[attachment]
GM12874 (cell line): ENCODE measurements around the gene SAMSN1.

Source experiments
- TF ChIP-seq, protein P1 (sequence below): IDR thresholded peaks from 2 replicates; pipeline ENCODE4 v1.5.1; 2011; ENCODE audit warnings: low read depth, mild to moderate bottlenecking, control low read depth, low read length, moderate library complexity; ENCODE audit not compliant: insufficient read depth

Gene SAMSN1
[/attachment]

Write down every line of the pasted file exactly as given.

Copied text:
GM12874 (cell line): ENCODE measurements around the gene SAMSN1.

Source experiments
- TF ChIP-seq, protein P1 (sequence below): IDR thresholded peaks from 2 replicates; pipeline ENCODE4 v1.5.1; 2011; ENCODE audit warnings: low read depth, mild to moderate bottlenecking, control low read depth, low read length, moderate library complexity; ENCODE audit not compliant: insufficient read depth

Gene SAMSN1